Make yourself known to members -
PCS representatives will need to ensure that all PCS members within the area that they cover are aware of who they are and how to contact them. PCS can provide posters for display on workplace notice boards for this purpose – contact your regional or bargaining group organiser.
Understanding reasons for Personal cases -
Members will usually contact you for one of two reasons – either they have an issue where they are unhappy with the employer’s approach or they may have been told by the employer to attend a meeting to discuss a problem that the employer has with them – possibly a disciplinary meeting.
Right to be accompanied -
All union members have a right to be accompanied to certain types of meeting by their union representative – those which may have a disciplinary outcome and meetings to progress a grievance. Where the date of the meeting has already been set, you should try where possible to undertake necessary preparations and be available for that meeting. But members have a right, where their representative is not available for a specific date/time to request that the meeting with management is re-arranged. They can offer an alternative date/time, provided that it is within 5 working days of the original meeting proposed.
Treat each case in the same professional manner -
You will come across cases where you have prior knowledge of the member who has asked for help. You may have pre-conceived ideas about the member, based on his or her past behaviour. It is important to treat each case, regardless of the member involved, with the same professional approach. There may be good reason for his or her previous actions, and you should not let the views of other staff influence how you progress a case. Provide the best representation you can in every case.
Act professionally when dealing with management –
There is little or nothing to be gained from adopting a confrontational approach to management. Even where management’s faults are glaring, don’t try to make them concede their errors – it is securing an acceptable outcome that is important, not trying to ‘score points’ for their errors. Always treat them courteously and do not lose your temper. Remember that you may have cases in the future where the member is at fault – management are less likely to agree a more lenient line if you have been unprofessional in the past.
This is essential. Make it clear to the member at the outset that any discussion you have with him or her will remain confidential and that you will only disclose information with their consent. Without gaining trust in this way, the member may withhold important facts pertinent to the case, and make it difficult for you to win, or to give accurate advice on the prospects of the claim.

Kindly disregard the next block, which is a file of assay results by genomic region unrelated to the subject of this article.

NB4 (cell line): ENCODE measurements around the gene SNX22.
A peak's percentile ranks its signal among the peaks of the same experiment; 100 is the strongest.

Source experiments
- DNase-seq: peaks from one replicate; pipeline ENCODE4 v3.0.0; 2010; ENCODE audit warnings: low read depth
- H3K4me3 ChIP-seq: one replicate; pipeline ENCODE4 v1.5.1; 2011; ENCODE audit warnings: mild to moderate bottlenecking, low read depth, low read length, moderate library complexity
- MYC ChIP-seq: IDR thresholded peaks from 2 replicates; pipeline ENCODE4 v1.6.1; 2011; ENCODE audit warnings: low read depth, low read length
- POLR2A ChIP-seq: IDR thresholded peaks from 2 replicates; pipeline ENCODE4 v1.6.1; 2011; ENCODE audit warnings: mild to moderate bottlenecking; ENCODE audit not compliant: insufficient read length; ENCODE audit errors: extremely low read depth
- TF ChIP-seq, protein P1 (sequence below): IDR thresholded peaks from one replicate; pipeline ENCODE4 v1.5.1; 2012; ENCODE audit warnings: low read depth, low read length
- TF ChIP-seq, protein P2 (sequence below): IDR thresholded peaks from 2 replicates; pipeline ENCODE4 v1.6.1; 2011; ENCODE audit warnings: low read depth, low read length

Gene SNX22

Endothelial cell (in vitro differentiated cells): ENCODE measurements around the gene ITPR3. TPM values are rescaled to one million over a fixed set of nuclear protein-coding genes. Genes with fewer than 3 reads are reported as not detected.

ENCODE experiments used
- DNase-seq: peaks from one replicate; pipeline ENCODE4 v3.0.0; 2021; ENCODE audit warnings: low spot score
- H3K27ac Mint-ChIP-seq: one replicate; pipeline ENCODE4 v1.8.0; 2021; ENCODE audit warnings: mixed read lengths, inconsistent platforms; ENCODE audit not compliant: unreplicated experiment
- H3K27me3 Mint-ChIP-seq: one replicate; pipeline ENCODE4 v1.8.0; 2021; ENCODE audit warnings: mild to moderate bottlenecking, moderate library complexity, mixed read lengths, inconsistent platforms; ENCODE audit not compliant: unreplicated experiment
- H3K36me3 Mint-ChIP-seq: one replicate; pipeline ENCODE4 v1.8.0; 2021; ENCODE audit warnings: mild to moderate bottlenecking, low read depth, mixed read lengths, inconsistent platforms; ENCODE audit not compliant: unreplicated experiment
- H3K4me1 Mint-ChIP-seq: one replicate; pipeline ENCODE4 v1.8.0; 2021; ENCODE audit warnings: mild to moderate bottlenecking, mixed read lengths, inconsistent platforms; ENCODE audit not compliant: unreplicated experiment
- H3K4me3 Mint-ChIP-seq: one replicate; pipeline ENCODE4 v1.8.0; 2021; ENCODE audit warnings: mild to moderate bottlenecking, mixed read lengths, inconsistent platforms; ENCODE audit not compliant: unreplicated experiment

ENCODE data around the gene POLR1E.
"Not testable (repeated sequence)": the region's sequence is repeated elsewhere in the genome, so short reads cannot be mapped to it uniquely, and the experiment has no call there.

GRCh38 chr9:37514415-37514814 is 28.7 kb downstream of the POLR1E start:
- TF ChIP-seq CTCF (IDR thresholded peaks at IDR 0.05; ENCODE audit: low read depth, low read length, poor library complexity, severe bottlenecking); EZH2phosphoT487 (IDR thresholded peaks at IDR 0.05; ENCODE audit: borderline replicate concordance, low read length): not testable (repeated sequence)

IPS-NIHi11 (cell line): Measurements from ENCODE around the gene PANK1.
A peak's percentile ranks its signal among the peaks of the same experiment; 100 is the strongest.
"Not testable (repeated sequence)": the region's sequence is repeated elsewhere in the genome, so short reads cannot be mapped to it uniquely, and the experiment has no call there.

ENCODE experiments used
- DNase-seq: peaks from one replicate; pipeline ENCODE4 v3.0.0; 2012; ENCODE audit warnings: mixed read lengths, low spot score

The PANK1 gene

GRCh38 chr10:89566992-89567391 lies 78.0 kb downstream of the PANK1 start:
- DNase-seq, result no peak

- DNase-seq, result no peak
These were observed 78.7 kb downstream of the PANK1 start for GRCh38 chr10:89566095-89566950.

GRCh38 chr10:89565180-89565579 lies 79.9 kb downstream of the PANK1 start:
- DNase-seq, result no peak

Managing expectations –
You need to start from the first contact to ensure that the member’s expectations of what you can do are reasonable. This applies to the time that you can devote to the case, as well as likely outcomes. Do not promise too much before you are sure that you can deliver it – otherwise you are only storing up difficulties for yourself in the future. PCS has produced an information pack for members with personal case issues - ensure the member has a copy.
Keep accurate paperwork –
This can often seem unimportant, particularly if the case seems straightforward – but without accurate and complete paperwork, you will be unable to make proper plans to progress the case, you may have to go back to the start if things don’t progress as you expected and it is almost impossible to pass the case on, for advice, legal opinion or to a more experienced rep. It is also important that personal case paperwork is preserved after cases have been concluded – PCS remains liable to actions for professional negligence for 6 years beyond the end date of any possible action and it is vital to defence against such cases that the paperwork can be readily provided.
Get trained –
Although this guide and other supporting materials from PCS will assist you to deal with personal case issues, there is no substitute for proper training. PCS and the TUC offer a range of courses for PCS representatives.
Ask for help, if needed –
You are not on your own: the whole idea of a union is to harness the collective strength of the organisation to assist others. Each section of PCS should provide details of how you can contact more experienced or more senior representatives, to provide you with advice and guidance on how to handle personal casework. Through these, or through your full-time officer, you can also access professional and/or legal advice on the issues involved. You may also find some assistance on the ‘Where I work’ pages.